From a macro perspective, these countries’ currencies are generally struggling to hold their value against the United States dollars. El Salvador switched to using the US dollar as its currency but soon found that most of its exports went to the United States and that a weak dollar did more harm than good. Unlike other Latin American economies, El Salvador did not have very high inflation before the dollar was introduced. Furthermore, they had no control over monetary policy around the USD, which is controlled by a centralized entity in another country. Hence, the country looked to BTC to solve its key remittance-related problems without being affected by fluctuations in the US dollar.
The narrative most of these countries have for adopting Bitcoin is the lower cost of remittances for a largely unbanked population. This could be a superficial reason as most of these countries have very low mobile and digital penetration. So unless they can set up Bitcoin ATMs across the country, it wouldn’t be practical for them to scale BTC as their default currency. The other challenge is the volatility of the crypto market. As BTC fell more than 70% from its all-time high of November 2021, El Salvador made multiple purchases of the crypto. However, the fall in bitcoin prices has been relentless and most of these positions currently remain at losses. A country’s treasury spending citizens’ money on a volatile asset that can lose between 70% and 80% of its value in six months cannot be a sign of sound economic policies. Due to the weak liquidity situation, the country’s ability to borrow more money from international markets is also severely hampered.
On the flipside, Bitcoin guidelines & regulations are in large part decided via the means of national regulators. Due to the decentralised nature of crypto, the ban on BTC in one national jurisdiction does not directly impact its legal status in another jurisdiction. However, when a country like the US is tough on crypto through regulations, the market reacts. The resulting price action may affect all countries using Bitcoin as a legal tender or reserve currency.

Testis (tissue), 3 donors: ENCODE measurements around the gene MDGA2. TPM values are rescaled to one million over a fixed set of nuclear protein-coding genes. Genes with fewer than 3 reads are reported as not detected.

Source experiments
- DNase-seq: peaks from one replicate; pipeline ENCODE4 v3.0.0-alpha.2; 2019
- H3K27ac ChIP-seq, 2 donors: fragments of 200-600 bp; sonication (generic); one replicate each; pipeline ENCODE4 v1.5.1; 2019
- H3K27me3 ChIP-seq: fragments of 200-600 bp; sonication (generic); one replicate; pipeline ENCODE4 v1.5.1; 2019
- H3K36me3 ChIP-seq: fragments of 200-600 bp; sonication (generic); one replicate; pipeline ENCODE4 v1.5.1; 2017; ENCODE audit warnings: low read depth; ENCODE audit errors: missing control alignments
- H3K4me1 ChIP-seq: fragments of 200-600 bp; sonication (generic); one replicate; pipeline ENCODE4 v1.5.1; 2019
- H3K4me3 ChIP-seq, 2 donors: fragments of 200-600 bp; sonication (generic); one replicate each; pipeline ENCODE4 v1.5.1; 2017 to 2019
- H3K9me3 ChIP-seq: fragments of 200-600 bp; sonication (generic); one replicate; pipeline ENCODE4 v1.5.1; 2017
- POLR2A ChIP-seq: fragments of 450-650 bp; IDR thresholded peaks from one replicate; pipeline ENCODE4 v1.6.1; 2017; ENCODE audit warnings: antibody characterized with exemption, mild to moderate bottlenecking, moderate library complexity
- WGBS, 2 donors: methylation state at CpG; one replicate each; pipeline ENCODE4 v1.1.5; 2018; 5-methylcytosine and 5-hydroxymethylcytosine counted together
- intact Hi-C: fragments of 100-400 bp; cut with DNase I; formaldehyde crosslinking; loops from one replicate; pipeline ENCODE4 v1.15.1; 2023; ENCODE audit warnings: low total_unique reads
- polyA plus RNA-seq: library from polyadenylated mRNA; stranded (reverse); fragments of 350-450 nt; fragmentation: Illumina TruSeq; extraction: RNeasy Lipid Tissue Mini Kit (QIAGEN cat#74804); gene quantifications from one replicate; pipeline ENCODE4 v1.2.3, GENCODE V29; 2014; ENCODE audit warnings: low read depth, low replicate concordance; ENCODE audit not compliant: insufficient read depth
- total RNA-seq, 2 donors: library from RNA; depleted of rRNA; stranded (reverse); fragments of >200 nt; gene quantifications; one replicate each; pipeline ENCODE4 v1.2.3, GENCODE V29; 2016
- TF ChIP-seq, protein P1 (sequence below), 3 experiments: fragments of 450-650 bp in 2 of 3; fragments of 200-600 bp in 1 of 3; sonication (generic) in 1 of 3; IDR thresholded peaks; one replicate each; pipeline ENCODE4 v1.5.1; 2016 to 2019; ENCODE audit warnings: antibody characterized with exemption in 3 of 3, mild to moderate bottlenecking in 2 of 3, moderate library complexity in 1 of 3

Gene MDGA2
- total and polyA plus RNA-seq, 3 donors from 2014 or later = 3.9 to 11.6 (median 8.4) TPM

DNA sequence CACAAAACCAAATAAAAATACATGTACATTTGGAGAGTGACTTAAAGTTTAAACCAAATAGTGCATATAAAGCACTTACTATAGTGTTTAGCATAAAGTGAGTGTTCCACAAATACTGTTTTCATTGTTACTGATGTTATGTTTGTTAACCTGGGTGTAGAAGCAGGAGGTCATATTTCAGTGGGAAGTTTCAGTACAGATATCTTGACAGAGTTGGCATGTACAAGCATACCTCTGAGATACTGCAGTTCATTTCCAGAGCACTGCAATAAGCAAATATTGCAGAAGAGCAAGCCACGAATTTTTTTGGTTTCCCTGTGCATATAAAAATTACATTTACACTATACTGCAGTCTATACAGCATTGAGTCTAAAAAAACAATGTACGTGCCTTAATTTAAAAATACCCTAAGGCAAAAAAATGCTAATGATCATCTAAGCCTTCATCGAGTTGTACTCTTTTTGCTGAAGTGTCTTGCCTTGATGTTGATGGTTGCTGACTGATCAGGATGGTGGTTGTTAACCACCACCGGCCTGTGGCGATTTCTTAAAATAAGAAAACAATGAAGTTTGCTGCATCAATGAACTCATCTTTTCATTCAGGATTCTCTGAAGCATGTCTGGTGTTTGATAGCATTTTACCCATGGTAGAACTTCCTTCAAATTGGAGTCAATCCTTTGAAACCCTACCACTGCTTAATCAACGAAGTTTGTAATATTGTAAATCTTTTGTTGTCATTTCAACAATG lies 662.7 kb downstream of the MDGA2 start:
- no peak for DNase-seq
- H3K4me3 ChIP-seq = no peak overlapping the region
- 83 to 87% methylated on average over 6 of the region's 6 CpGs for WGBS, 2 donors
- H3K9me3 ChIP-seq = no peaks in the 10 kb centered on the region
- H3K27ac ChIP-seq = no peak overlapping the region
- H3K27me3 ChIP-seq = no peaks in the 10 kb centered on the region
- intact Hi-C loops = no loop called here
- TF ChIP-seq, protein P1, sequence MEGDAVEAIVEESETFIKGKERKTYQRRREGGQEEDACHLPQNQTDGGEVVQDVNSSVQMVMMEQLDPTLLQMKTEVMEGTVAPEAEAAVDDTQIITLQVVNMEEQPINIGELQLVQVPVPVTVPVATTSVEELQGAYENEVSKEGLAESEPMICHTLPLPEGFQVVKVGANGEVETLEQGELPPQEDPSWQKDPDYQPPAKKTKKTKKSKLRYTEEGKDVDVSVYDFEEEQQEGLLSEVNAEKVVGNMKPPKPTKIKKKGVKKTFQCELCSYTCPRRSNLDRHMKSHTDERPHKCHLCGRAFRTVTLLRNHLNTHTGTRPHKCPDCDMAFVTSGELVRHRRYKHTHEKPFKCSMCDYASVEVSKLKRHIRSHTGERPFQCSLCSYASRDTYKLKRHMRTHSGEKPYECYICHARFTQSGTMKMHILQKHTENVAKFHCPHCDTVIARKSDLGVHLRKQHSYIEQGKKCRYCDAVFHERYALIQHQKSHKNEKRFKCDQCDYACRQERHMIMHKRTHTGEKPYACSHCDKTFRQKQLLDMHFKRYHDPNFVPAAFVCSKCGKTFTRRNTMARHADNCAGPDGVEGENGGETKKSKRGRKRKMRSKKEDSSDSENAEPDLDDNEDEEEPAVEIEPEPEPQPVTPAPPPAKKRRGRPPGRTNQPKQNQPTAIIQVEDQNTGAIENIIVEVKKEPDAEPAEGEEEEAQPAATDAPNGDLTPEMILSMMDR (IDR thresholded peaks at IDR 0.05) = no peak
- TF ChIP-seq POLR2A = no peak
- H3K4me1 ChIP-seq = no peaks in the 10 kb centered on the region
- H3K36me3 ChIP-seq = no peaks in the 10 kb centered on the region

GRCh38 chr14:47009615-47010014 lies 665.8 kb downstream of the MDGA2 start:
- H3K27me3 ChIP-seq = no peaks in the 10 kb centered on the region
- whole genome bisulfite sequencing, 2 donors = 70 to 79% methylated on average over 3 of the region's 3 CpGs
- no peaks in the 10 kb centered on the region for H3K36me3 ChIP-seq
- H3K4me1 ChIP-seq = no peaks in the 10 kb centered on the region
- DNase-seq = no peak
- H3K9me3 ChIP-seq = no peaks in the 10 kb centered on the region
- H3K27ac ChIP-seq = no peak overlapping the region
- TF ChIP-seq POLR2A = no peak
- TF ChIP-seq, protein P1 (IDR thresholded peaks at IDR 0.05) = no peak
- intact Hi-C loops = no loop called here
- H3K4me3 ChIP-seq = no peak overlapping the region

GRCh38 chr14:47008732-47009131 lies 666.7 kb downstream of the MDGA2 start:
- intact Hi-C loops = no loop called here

There have been several bans on BTC, Altcoins and crypto mining around the world. China banned cryptos in 2021 in light of its central bank’s digital currency which also affected bitcoin mining. As a result, the BTC hash rate dropped in 2021. However, the industry was revived by a surge in Bitcoin miners in the United States. In 2022, India took a tough stance on cryptos.
If you look at history, every time this asset class is banned in one part of the world, a different region seizes the opportunity. Given that the innovations in the Crypto world are advancing at a rapid pace, it is extremely difficult to contain the growth of BTC and digital assets in general. Countries that want to ban cryptos, to protect their citizens are likely to be unsuccessful. A more collaborative and democratic approach will help achieve the goal of protecting retail investors.
Disclaimer : This report is not intended to be relied upon as advice to investors or potential investors and does not take into account the investment objectives, financial situation or needs of any investor. All investors should consider such factors in consultation with a professional advisor of their choosing when deciding if an investment is appropriate. The Company has prepared this report based on information available to it, including information derived from public sources that have not been independently verified. No representation or warranty, express or implied, is provided in relation to the fairness, accuracy, correctness, completeness or reliability of the information, opinions or conclusions expressed herein. This report is preliminary and subject to change; the Company undertakes no obligation to update or revise the reports to reflect events or circumstances that arise after the date made or to reflect the occurrence of unanticipated events. Trading & Investments in cryptos viz. Bitcoin, Bitcoin Cash, Ethereum etc.are very speculative and are subject to market risks. The analysis by Author is for informational purposes only and should not be treated as investment advice.